Food Wastage Hits All-Time High and How to Prevent It


A new report has indicated that food wastage globally, and particularly in America is at an all-time high, a tragic situation especially when wastage is so easy to prevent. The report from the US Department of Agriculture indicates that Americans are perhaps the most wasteful people in the planet’s history and also one of the most gluttonous. The Centers for Disease Control and Prevention have reported that over 35 percent of Americans can be classified as officially obese.

Within the United States alone one third of the 430 billion pounds of food produced annually is wasted, which amounts to 133 billion pounds of food thrown away. According to the report the wastage was caused by spoilage, inadequate or incorrect cooking or suffered natural shrinkage because of the loss of moisture. A large chunk of the wastage was also caused by people who did not like the food they bought and therefore simply threw it away. At the same time the cost of providing medical aid for the 35 percent of the population who are obese is placing a crippling load on healthcare programs.

Another aspect that makes this alarming picture all the more gloomy, is that all that food that is being wasted cannot be used to feed the hungry and homeless. Laws have been put into place that ban the feeding of homeless people in every city of the country. According to a new policy that went into effect on February 15 in Columbia, South Carolina, charities and non-profit organizations have to pay a fee and get a permit 15 days ahead of feeding any homeless person in a park. A charity that was interviewed had been distributing free food in a park for the past 12 years. Under the new policy this organization will now have to pay about $120 a week just for a chance to feed homeless people.

The days of mindless food wastage that has hit an all-time high may however be soon be over as people look at ways to prevent waste and be more judicious. The cause for this is the growing food crisis that is beginning to be felt all over the world. In the US, about have of all the produce comes from California which is currently reeling under severe drought. Large tracts of land are turning into a sandy wasteland and farmers have already had to leave more than half a million acres of agricultural land uncultivated due to the lack of rainfall.

According to researchers from the National Geographic, the California region is drought-prone and it is impossible to predict the duration and severity. Some droughts have lasted for decades and one went on for 200 years. With California unable to produce the usual amount of food, prices are set to skyrocket. The hike in the price of beef last week saw people increasing consumption of chicken, pork, fish and turkey and it will be just a matter of time before the inflated prices spread to more products.

The food wastage situation in other parts of the world is just as shocking. Overall 25 to 33 percent of food that is produced is wasted. In some parts of the world this can mean the difference between malnutrition and inadequate food, according to a World Bank report released on Thursday. Speaking on the topic of wasted food, Jim Yong Kim the president of the World Bank said, “The amount of food wasted and lost globally is shameful.”

As food wastage reaches an all-time high, here are a few ideas on how waste can be avoided and prevented.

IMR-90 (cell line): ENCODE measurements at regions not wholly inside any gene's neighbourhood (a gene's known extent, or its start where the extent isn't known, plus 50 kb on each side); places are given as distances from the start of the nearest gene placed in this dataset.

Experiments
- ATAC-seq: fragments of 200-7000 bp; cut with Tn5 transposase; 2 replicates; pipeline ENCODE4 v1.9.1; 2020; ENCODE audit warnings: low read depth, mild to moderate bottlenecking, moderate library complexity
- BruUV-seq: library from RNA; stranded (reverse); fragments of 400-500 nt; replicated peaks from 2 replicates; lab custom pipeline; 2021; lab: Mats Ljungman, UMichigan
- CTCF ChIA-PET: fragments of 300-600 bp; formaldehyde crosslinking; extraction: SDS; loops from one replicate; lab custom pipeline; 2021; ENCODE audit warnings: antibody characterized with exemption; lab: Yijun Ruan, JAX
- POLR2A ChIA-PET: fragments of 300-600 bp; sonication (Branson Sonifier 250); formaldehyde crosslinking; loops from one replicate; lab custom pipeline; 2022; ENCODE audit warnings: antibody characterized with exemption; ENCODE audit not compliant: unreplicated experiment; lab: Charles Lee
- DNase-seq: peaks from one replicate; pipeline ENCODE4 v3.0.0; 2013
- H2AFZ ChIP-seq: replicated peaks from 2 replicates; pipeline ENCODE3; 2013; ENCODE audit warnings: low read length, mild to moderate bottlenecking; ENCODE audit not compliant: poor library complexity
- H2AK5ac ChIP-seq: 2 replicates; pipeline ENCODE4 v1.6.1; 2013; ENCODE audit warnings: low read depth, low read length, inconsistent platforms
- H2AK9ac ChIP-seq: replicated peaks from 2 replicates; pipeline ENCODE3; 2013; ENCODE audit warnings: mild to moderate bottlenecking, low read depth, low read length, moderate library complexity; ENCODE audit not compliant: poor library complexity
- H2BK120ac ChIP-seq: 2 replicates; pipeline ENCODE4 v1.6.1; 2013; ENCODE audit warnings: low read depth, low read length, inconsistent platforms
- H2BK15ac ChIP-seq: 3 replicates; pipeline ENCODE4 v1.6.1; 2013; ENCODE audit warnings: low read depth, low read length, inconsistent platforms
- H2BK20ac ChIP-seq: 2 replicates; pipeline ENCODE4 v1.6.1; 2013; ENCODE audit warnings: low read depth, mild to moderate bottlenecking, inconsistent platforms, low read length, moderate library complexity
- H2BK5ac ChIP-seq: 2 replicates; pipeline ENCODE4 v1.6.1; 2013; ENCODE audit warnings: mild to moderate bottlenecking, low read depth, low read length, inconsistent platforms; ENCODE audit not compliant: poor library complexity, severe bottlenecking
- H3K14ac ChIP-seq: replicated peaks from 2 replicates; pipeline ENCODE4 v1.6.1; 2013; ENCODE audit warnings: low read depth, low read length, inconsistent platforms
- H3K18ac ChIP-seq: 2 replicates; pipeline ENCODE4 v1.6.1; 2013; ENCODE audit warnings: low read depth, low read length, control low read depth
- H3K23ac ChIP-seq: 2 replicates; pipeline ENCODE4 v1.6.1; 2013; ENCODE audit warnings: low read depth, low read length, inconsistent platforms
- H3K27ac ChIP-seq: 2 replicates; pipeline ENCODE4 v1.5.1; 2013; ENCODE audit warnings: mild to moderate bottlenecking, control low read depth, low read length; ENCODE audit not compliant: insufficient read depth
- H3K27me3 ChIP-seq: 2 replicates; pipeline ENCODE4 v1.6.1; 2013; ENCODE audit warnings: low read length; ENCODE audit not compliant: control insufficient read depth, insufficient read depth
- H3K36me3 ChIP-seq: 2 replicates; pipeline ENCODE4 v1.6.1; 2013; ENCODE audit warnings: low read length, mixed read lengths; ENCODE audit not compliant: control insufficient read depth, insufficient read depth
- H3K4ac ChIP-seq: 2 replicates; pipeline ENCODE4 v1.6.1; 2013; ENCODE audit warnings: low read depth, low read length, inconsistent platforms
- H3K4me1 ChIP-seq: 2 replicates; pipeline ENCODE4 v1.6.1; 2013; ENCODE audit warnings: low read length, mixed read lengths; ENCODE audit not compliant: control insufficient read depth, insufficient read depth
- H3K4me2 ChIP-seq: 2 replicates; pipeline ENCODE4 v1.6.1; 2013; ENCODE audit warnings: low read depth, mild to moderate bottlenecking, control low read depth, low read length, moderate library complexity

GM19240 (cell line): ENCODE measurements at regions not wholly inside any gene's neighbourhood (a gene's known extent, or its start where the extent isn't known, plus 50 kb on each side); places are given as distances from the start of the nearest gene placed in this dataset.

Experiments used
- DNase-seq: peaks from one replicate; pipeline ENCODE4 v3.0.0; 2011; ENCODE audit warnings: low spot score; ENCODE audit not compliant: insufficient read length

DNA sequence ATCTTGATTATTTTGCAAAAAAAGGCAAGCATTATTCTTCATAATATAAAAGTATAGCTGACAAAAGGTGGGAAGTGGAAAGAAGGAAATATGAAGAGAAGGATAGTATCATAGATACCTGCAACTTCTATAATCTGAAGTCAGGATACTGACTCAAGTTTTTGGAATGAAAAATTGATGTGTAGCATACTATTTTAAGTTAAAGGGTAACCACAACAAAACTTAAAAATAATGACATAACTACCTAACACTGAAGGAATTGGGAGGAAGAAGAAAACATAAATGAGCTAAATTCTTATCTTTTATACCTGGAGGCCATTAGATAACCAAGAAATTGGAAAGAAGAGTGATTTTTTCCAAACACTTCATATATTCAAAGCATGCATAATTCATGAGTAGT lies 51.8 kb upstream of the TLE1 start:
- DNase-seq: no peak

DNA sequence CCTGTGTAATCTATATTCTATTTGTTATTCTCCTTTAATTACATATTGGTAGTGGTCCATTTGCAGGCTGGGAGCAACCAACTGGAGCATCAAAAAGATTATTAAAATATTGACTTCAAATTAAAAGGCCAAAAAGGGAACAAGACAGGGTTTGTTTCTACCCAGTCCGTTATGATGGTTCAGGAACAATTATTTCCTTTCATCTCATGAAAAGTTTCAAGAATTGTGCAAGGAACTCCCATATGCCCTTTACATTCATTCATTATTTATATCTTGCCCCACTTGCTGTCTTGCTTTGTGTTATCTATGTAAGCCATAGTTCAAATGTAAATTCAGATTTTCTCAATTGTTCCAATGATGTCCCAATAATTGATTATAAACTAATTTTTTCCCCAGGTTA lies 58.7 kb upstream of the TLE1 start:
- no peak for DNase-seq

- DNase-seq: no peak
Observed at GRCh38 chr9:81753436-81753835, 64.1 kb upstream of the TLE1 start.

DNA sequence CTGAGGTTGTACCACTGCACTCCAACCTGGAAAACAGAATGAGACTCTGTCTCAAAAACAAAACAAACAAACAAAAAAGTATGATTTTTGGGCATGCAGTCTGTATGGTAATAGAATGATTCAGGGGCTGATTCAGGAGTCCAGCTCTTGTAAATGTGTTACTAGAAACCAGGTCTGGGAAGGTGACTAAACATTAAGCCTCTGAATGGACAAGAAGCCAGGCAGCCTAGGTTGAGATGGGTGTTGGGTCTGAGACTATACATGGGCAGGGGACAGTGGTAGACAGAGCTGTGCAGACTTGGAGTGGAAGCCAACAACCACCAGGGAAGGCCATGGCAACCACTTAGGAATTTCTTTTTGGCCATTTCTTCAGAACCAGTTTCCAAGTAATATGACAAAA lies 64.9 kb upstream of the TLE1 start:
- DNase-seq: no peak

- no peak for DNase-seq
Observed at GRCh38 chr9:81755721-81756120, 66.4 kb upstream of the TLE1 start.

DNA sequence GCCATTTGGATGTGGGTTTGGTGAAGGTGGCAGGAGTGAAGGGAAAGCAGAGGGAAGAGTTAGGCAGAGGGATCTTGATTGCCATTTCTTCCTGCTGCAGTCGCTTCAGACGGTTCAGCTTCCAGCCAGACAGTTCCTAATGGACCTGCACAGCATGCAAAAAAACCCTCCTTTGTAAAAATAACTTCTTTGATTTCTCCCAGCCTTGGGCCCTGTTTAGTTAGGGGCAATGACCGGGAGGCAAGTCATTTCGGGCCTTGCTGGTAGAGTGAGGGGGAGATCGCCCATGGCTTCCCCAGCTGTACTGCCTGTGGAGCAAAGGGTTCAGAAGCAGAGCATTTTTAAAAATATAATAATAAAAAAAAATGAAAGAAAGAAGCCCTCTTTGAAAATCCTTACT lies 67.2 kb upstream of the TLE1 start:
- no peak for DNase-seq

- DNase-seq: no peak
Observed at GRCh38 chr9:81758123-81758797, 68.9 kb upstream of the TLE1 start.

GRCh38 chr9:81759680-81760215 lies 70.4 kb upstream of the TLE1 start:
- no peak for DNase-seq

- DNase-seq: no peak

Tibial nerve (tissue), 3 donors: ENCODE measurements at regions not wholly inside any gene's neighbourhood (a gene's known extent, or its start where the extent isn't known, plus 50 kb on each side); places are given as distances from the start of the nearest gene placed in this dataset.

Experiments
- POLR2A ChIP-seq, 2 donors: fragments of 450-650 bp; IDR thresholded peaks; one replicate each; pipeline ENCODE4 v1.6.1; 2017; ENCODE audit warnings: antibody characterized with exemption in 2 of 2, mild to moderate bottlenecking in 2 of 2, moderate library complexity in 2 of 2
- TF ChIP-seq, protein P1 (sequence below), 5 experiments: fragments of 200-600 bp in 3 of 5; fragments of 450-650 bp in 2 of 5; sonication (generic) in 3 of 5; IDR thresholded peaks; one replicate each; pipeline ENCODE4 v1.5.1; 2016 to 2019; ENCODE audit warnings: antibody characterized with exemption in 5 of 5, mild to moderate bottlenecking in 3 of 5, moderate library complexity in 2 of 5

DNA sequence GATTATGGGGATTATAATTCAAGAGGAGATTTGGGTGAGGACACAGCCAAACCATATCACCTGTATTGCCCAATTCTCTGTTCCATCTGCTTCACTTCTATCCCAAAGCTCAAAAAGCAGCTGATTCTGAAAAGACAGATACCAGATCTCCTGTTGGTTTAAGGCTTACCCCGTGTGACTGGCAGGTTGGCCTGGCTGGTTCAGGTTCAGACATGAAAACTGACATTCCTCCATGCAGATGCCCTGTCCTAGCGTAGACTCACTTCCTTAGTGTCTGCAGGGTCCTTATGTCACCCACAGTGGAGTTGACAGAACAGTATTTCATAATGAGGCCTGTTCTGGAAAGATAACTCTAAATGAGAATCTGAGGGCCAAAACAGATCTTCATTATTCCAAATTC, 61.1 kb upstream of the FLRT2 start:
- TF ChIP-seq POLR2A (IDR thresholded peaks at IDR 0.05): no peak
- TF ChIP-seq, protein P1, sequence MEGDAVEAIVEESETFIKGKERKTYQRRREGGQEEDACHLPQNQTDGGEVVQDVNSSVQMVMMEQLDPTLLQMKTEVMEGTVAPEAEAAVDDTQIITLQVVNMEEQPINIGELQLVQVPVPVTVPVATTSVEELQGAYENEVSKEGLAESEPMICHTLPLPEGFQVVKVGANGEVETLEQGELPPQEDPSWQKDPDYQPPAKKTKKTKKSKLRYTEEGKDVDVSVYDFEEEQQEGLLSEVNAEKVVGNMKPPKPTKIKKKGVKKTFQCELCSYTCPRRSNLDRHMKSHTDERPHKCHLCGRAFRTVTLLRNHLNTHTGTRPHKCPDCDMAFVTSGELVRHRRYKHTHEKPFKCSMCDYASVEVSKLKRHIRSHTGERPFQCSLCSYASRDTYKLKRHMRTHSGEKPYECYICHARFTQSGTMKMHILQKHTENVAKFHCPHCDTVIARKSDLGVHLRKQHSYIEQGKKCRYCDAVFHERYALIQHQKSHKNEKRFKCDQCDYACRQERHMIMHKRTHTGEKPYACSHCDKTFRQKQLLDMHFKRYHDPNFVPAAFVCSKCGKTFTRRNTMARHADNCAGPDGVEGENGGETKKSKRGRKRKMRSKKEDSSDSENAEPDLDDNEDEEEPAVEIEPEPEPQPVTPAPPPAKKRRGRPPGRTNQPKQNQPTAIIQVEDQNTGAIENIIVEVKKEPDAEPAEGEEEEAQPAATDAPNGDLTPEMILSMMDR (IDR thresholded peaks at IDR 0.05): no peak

Most foods can be used for a few more days after the best by date has expired. Checking for physical cues of spoilage can prevent good food from being wasted.

Fruits and vegetables that have surface irregularities and blemishes can be perfectly good on the inside. Break the mindset of only buying attractive and uniform produce. Use green leafy produce and herbs that have gone slightly soft to make juices, stews, soups or stir-fry and as pizza topping.

By Grace Stephen


Men’s News Daily


Huffington Post

2 Responses to "Food Wastage Hits All-Time High and How to Prevent It"

  1. Jeffery J. Smith   March 8, 2014 at 3:04 pm

    Food waste with widespread hunger must be the height of irony. It shows once again that our economic problem is not a matter of production but a matter of distribution. Get rid of subsidies and taxes and individual capture of natural values. Then everyone will have enough opportunity to prosper and avoid hunger. As for the already prosperous, maybe they need to pay more to have their wastes picked up from their curbside. More at

  2. Rod Averbuch   March 1, 2014 at 2:57 pm

    The large amount of food waste is a lose-lose situation for the environment, the struggling families in today’s tough economy and for the food retailers. We should address the food waste problem in every link in our food supply chain. For example, the excess inventory of perishable food items close to their expiration on supermarket shelves causes waste.
    The consumer “Last In First Out” shopping behavior might be one of the weakest links of the fresh food supply chain.
    Why not utilize the new open GS1 DataBar standard to encourage efficient consumer shopping by offering him automatic and dynamic purchasing incentives for perishables approaching their expiration dates before they end up in a landfill?
    The “End Grocery Waste” application, which is based on the open GS1 DataBar standard, encourages efficient consumer shopping behavior that maximizes grocery retailer revenue, makes fresh food affordable for all families and effectively reduces the global carbon footprint. You can look this application up at EndGroceryWaste site.

    Chicago, IL


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